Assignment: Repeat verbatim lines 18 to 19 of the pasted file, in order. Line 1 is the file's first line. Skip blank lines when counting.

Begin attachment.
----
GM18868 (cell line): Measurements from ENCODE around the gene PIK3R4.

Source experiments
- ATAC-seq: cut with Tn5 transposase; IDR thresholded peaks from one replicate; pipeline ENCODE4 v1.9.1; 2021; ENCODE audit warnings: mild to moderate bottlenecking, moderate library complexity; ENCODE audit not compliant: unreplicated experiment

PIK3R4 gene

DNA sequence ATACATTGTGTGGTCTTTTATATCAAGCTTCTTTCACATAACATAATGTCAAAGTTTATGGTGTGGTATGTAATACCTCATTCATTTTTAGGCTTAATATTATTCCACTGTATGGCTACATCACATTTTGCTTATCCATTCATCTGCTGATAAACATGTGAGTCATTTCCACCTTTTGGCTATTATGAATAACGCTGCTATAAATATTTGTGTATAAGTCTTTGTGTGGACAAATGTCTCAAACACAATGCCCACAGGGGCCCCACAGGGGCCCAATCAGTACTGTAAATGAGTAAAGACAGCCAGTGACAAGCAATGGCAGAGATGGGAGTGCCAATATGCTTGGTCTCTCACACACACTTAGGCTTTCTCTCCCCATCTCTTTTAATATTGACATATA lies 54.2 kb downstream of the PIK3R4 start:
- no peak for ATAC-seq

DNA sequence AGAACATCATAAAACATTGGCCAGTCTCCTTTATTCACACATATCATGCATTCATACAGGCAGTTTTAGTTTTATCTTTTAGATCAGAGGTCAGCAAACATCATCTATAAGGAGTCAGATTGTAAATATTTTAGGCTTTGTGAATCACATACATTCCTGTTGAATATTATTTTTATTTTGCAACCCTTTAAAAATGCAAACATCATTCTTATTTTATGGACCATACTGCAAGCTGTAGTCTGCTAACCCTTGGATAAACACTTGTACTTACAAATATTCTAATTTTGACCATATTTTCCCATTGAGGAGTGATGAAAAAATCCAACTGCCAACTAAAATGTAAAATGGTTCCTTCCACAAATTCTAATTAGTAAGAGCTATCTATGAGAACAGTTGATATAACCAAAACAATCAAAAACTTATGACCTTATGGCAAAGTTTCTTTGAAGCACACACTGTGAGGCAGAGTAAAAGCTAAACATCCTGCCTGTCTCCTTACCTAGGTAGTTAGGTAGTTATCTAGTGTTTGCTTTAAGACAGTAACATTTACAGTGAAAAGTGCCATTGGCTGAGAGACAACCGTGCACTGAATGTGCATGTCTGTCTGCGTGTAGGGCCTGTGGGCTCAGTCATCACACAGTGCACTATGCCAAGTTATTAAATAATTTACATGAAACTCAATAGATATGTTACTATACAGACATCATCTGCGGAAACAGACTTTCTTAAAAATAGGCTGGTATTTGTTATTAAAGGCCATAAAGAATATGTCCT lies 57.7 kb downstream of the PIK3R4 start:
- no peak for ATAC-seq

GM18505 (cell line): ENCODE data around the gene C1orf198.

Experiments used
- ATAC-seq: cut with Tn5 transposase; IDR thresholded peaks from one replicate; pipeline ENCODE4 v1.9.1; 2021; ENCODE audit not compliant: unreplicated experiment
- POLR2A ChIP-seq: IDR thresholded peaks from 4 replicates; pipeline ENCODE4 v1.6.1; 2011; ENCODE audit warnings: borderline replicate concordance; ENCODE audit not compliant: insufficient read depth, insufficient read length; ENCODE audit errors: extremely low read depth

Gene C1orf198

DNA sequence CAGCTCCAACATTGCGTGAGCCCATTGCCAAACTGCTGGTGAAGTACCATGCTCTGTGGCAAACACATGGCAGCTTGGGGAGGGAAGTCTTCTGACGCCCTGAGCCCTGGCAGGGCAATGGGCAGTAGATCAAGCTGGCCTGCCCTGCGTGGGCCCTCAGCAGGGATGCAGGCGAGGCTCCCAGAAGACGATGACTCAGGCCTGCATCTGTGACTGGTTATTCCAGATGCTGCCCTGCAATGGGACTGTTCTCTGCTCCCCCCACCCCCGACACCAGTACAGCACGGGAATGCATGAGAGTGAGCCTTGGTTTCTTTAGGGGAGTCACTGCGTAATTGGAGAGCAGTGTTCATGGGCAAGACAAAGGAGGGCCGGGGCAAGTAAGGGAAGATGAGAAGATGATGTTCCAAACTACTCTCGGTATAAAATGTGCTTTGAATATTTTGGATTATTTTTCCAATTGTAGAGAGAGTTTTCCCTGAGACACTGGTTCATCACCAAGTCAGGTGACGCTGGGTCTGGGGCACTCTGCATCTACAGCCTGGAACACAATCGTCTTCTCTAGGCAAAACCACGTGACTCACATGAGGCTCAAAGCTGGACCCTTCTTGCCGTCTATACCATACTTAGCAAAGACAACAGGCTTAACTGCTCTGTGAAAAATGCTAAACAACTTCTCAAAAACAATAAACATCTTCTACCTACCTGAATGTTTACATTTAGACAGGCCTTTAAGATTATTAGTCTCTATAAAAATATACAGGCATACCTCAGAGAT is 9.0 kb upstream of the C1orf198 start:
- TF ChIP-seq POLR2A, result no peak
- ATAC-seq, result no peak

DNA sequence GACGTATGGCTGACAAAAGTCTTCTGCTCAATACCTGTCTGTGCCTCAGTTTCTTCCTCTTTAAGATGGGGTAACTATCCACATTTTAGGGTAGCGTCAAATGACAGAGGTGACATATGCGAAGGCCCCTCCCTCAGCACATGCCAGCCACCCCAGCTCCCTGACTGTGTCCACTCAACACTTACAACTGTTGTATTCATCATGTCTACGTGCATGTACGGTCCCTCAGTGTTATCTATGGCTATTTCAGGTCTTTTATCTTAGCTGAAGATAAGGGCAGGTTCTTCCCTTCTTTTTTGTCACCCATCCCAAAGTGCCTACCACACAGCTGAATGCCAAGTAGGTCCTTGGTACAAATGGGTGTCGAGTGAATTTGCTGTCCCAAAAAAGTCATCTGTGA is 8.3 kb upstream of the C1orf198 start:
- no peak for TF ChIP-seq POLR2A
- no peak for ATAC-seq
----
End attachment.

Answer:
- no peak for TF ChIP-seq POLR2A
- no peak for ATAC-seq